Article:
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Monday, October 22, 2012

The Sights and Sounds of Student-Centered Inquiry: Scientific Method (6th grade)

My husband watched the first video below and said that he did not remember ever having an experience like this in science where kids were able to talk, experiment, and do...and have fun. He commented on the activity level and noise level right away. I found his response interesting. The system is set up for teacher-centered learning. Who is doing the learning is the question I ask myself as I plan lessons. I try to think 'student-centered' and push myself to set up opportunities for the kids to DO.

The kids had time to choose, create, and write their own experiments by themselves or in groups of up to 4. These two videos are from the day they actually carried out the experiments. The student-created experiments using a WIDE variety of things including, but not limited to, the following: Skittles, chocolate, marshmallows, hammers, cars, timers, M&M's, bubbles, straws, bubble gum, water, beakers, and graduated cylinders. Wow! The experiments are more relevant to each kid (differentiation) than any one experiment I would set up for all of them.






Here is a student talking about his experiment! :)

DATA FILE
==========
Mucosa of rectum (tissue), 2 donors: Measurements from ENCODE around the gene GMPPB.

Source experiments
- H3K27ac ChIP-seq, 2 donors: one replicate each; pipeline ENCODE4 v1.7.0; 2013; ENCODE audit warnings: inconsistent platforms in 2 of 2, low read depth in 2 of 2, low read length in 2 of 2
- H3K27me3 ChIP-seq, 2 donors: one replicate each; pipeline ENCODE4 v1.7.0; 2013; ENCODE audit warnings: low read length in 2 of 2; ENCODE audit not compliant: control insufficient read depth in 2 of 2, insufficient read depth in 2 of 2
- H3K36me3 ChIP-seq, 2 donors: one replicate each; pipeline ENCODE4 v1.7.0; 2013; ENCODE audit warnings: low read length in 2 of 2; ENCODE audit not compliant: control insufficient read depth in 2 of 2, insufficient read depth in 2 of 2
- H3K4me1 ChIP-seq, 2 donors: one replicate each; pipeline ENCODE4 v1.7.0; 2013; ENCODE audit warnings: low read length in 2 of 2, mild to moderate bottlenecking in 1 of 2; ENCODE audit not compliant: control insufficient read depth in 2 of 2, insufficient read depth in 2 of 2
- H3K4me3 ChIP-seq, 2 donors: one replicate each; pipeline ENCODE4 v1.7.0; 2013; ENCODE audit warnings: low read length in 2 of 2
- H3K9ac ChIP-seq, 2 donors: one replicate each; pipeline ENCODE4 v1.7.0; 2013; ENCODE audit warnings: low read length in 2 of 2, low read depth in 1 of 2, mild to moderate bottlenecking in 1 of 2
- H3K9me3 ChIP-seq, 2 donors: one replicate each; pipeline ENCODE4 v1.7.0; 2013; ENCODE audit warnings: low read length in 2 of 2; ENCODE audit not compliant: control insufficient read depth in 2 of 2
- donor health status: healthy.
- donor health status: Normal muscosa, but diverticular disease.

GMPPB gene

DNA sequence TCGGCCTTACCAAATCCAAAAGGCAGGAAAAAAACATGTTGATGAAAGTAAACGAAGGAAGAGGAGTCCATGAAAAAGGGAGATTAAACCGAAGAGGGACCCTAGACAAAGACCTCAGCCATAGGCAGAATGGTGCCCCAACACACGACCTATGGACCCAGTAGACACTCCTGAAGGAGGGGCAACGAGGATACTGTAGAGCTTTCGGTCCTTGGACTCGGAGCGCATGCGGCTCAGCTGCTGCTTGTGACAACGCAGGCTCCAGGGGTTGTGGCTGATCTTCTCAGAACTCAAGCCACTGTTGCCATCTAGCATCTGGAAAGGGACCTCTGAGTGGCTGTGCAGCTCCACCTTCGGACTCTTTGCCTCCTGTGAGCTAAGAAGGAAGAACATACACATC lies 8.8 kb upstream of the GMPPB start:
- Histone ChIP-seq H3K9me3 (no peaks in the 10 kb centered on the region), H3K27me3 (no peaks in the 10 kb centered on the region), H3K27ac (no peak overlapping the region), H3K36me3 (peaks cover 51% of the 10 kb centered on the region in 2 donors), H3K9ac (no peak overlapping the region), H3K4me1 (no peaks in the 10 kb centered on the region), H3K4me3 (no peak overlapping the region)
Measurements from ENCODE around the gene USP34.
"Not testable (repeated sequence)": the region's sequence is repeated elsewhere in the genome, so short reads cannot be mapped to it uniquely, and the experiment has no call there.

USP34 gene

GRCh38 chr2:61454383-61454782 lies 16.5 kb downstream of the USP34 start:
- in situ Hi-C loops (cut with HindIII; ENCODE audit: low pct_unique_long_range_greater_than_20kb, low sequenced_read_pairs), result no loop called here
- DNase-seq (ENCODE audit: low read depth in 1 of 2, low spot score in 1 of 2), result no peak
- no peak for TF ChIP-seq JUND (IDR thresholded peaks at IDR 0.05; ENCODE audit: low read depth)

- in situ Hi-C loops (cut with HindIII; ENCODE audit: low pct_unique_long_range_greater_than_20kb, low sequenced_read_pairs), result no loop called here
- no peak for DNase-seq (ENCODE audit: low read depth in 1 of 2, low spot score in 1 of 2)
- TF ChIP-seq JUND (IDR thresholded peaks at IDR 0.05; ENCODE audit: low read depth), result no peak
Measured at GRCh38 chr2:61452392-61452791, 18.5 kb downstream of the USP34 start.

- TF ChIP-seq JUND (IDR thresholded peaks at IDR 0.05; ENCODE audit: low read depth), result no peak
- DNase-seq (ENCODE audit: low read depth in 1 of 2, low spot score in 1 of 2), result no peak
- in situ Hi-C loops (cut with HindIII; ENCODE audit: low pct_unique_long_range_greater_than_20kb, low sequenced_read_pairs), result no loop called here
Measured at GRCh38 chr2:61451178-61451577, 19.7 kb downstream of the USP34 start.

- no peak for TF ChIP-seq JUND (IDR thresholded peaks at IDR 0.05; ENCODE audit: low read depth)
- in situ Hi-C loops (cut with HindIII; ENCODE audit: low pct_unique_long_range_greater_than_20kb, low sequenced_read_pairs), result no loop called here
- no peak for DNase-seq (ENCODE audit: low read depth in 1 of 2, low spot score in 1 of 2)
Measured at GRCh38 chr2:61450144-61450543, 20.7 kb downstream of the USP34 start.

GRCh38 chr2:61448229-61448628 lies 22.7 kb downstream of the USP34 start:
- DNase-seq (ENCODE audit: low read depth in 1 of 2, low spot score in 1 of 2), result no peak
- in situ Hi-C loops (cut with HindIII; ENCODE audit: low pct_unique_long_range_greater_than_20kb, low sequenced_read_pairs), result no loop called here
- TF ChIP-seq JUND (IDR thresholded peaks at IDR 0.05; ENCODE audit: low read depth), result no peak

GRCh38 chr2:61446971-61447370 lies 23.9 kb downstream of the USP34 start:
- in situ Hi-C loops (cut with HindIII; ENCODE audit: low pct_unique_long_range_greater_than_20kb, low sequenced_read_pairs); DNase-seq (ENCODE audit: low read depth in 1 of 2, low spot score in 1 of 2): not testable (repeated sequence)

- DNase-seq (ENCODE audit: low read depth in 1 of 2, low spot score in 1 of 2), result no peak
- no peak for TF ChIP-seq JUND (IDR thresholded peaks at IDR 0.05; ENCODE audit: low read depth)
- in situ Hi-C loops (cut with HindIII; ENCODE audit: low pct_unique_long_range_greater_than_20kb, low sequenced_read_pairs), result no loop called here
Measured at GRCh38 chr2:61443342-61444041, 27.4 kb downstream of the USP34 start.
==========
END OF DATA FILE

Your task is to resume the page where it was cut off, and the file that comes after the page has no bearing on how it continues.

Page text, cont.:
Here is a picture from one of the M&M experiments! Interesting how the color swirled off the M&M! Science can be beautiful!


Sunday, October 21, 2012

Community Service Strange but True Multimedia Story: 6th graders!



Strange but True: This is what can happen when adults set up opportunities for kids to serve the school and community within the school day. I vow to focus on this this year!
  • Tell 11 year olds to clean their rooms and you get long faces, sighs, and often uncleaned rooms. (Impacts only the child and parent/teacher)
  • Tell 11 year olds to go outside the school walls together (social) and pick up as much trash as possible to keep it out of the streams, rivers, and oceans and well, you get get kids exploding out the doors with energy, enthusiasm, and vigor. Say what?
           (They can impact more than just themselves and parents/teachers. They can interact with their classmates and talk,           
            observe, and problem solve; participate in an event that impacts others; find 'biggest' piece of trash or most trash.)

Watch these VIDEO clips of my 6th graders to see for yourself. You might get a chuckle out of this.
Note the level of enthusiasm and effort by kids. There's something good about serving others. We need to set up more of these opportunities for kids at school. (Is it a TV or a MONITOR? LOL)



GenerationOn website  We picked Operation H2O from the Teen tab as the inspiration for the community service. There is a stream in the woods by our school. We have not started the actual service learning part of it yet. Students will be choosing service learning projects from here 3rd quarter (classroom set of iPads starting 3rd qtr) and taking off on them. They can choose projects around topics that matter to them. 

Generation On Service Certificate for kids I print these for the kids as we do service.
I created a service club for my school on GenerationOn.org. I log our total hours and more data. 

We will move from doing COMMUNITY SERVICE to SERVICE LEARNING by doing some of the following:
  • Separating trash into biodegradable vs. not, organic vs inorganic, plastics #1-#7, and more.
  • Mass of trash
  • Volume of trash